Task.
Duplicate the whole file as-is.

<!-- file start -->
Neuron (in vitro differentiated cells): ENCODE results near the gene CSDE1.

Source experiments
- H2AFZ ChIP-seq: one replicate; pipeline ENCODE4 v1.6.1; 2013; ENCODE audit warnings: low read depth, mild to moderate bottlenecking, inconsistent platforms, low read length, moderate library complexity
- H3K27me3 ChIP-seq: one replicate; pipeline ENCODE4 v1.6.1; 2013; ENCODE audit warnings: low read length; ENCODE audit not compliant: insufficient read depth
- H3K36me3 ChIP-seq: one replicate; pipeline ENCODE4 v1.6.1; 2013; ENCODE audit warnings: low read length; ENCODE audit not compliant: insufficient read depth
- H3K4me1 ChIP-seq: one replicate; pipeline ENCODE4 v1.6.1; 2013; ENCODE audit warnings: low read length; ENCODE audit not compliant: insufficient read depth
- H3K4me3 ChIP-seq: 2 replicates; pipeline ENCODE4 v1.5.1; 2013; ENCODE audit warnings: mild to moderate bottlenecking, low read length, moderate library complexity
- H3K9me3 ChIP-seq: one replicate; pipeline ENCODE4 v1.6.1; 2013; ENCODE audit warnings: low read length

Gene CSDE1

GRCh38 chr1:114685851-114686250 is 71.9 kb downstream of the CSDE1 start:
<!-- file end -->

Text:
Neuron (in vitro differentiated cells): ENCODE results near the gene CSDE1.

Source experiments
- H2AFZ ChIP-seq: one replicate; pipeline ENCODE4 v1.6.1; 2013; ENCODE audit warnings: low read depth, mild to moderate bottlenecking, inconsistent platforms, low read length, moderate library complexity
- H3K27me3 ChIP-seq: one replicate; pipeline ENCODE4 v1.6.1; 2013; ENCODE audit warnings: low read length; ENCODE audit not compliant: insufficient read depth
- H3K36me3 ChIP-seq: one replicate; pipeline ENCODE4 v1.6.1; 2013; ENCODE audit warnings: low read length; ENCODE audit not compliant: insufficient read depth
- H3K4me1 ChIP-seq: one replicate; pipeline ENCODE4 v1.6.1; 2013; ENCODE audit warnings: low read length; ENCODE audit not compliant: insufficient read depth
- H3K4me3 ChIP-seq: 2 replicates; pipeline ENCODE4 v1.5.1; 2013; ENCODE audit warnings: mild to moderate bottlenecking, low read length, moderate library complexity
- H3K9me3 ChIP-seq: one replicate; pipeline ENCODE4 v1.6.1; 2013; ENCODE audit warnings: low read length

Gene CSDE1

GRCh38 chr1:114685851-114686250 is 71.9 kb downstream of the CSDE1 start: